• Humans sort objects that connect to each other while forming a pattern.
  • Humans look for balance and try their best to bring order in designs.

Hierarchy UI Design Patterns:

When viewing a web or desktop application, the human eye tend to
follow some specific patterns to scan the content. These eye-tracking patterns can help us design an interface or efficacious UI DESIGN PATTERNS. The most common ones are described below: F Pattern:

F Pattern:

In applications having more textual content, the F PATTERN is mostly applied to interpret the eye movement of users. It is seen that after viewing the topmost horizontal line or heading, the readers first scan the screen vertically looking for important words that would catch their interest. Upon finding them, they start reading the lines horizontally in a normal reading way. This practice, when repeated, makes a pattern like a letter F.

A few of the things that could be learned by this pattern are that the readers will barely read the complete text. So the most important part of the text should be in the first two or three paragraphs of the whole content and significant keywords should be highlighted by using headings, bold words and bullet points.

Z Pattern:

The Z PATTERN is used for applications that consist of an equal amount of mixed content types like images and text. In such situations, the readers first view the first horizontal line (which is usually the main heading and/or menu bar), then move their eyes to the left bottom corner scanning any images or other media placed in the center and repeat the process. Such eye movement traces a Z shaped pattern.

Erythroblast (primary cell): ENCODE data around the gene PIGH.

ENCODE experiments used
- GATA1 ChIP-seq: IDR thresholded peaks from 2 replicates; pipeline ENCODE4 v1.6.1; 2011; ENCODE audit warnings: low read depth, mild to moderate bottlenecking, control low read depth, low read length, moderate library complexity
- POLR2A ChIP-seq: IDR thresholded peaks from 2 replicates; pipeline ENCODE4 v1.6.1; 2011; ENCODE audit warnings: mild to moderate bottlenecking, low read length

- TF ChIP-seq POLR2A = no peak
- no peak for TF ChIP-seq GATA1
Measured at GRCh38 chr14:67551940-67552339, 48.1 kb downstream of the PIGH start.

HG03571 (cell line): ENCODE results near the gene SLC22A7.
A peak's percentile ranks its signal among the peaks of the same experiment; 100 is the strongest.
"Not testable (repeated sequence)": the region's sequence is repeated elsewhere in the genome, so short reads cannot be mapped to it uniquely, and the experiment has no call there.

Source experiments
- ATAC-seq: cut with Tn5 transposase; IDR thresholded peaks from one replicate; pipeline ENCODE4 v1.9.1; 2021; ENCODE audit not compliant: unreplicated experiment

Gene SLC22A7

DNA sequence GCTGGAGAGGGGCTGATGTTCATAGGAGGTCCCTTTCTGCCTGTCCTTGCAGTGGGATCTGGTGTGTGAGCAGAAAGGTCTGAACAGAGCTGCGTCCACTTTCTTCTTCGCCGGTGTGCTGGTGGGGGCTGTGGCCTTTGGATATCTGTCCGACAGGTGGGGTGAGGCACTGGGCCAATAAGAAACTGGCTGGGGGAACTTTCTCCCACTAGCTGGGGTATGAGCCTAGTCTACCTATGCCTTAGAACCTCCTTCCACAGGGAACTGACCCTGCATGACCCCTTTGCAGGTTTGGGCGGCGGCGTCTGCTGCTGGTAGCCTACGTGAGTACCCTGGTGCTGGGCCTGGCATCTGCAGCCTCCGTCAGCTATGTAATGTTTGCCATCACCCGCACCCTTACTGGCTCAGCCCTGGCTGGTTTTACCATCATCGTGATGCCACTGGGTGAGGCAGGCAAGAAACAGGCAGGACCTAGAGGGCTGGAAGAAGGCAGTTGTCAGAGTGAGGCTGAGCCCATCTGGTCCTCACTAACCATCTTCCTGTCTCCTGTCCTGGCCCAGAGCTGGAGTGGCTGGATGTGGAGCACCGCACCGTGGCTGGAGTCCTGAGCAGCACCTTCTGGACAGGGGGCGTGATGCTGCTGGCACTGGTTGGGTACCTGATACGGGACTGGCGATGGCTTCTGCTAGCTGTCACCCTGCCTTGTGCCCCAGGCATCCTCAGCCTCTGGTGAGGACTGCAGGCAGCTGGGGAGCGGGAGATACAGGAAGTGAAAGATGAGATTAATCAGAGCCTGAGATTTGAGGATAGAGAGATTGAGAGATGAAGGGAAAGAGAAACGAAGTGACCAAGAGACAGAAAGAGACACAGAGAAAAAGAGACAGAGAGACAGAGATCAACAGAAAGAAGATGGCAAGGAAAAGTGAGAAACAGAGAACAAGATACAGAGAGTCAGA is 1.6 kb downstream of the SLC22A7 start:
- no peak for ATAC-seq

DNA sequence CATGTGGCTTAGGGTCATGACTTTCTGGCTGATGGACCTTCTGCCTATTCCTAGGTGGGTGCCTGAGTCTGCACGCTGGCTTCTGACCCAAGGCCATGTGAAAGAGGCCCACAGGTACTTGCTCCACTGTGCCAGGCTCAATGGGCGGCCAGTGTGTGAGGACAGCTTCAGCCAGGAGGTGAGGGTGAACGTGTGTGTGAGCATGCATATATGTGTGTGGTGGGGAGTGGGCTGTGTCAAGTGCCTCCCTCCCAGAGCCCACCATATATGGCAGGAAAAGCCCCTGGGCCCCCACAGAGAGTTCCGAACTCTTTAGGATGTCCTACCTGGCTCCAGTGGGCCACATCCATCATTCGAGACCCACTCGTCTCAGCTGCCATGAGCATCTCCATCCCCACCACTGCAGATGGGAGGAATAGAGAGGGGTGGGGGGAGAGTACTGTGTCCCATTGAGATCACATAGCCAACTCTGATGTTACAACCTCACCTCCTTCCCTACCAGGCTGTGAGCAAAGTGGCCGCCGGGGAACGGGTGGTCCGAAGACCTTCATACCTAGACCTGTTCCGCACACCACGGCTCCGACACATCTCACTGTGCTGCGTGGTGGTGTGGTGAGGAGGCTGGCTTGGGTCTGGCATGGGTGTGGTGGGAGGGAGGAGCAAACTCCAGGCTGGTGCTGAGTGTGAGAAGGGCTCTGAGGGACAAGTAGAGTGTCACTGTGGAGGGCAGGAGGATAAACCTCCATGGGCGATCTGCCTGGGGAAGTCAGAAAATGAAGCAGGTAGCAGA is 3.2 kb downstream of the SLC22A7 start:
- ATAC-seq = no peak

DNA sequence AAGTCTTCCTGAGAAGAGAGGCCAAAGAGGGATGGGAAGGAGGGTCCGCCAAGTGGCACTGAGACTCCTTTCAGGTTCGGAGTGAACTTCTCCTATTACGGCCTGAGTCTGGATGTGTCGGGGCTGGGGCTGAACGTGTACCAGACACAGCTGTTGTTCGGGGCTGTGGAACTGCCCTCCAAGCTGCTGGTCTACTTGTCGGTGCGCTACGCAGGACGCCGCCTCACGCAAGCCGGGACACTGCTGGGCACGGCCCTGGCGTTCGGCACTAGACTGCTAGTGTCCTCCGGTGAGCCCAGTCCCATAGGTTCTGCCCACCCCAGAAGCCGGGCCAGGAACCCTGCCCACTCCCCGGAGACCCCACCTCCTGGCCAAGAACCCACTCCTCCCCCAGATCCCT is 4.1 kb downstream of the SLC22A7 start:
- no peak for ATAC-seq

For this pattern, it should be noted that the background and foreground should be clearly distinguishable. Also, it can be seen that the topmost line is the most suitable place for the significant identifiers of the application; the left side best for the logo and title and the right for important action calls by using a menu bar. The center should consist of such images or visual media that describe the services and are able to separate the top and bottom text areas.

Eye and colors:

The Opponent Process theory says that color perception is controlled by various receptor systems in the retina of the eye. These systems reside inside the cones cells and each has two opposite colors like black and white, red and green or yellow and blue. Each system stimulates two types of chemicals yet two opposing colors cannot generate the same chemicals simultaneously. For example, systems having red and green colors cannot transmit chemicals for both of them at the same time.

These explanations help us to understand the importance of the use of colors in the dashboard. We cannot use random combinations of colors to try and make the dashboard beautiful. Hard colors should be used less and only in important sections of information. Opposite colors should not be used a lot too because they increase the cognition cost in the user’s mind.